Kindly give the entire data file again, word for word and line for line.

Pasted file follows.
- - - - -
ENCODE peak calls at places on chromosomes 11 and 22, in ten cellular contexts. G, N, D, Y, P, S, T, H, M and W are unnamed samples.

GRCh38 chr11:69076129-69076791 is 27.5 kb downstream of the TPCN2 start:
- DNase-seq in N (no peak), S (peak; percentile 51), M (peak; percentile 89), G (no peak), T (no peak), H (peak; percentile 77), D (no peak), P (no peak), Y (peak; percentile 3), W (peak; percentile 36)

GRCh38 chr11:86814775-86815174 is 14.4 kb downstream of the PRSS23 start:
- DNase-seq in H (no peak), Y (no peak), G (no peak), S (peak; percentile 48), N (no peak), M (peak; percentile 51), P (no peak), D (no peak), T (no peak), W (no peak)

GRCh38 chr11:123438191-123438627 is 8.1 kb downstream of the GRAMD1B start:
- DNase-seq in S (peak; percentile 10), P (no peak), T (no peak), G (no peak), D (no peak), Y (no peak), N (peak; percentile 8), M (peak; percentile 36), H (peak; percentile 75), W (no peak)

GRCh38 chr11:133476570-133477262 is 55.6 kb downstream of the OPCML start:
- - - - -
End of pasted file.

ENCODE peak calls at places on chromosomes 11 and 22, in ten cellular contexts. G, N, D, Y, P, S, T, H, M and W are unnamed samples.

GRCh38 chr11:69076129-69076791 is 27.5 kb downstream of the TPCN2 start:
- DNase-seq in N (no peak), S (peak; percentile 51), M (peak; percentile 89), G (no peak), T (no peak), H (peak; percentile 77), D (no peak), P (no peak), Y (peak; percentile 3), W (peak; percentile 36)

GRCh38 chr11:86814775-86815174 is 14.4 kb downstream of the PRSS23 start:
- DNase-seq in H (no peak), Y (no peak), G (no peak), S (peak; percentile 48), N (no peak), M (peak; percentile 51), P (no peak), D (no peak), T (no peak), W (no peak)

GRCh38 chr11:123438191-123438627 is 8.1 kb downstream of the GRAMD1B start:
- DNase-seq in S (peak; percentile 10), P (no peak), T (no peak), G (no peak), D (no peak), Y (no peak), N (peak; percentile 8), M (peak; percentile 36), H (peak; percentile 75), W (no peak)

GRCh38 chr11:133476570-133477262 is 55.6 kb downstream of the OPCML start: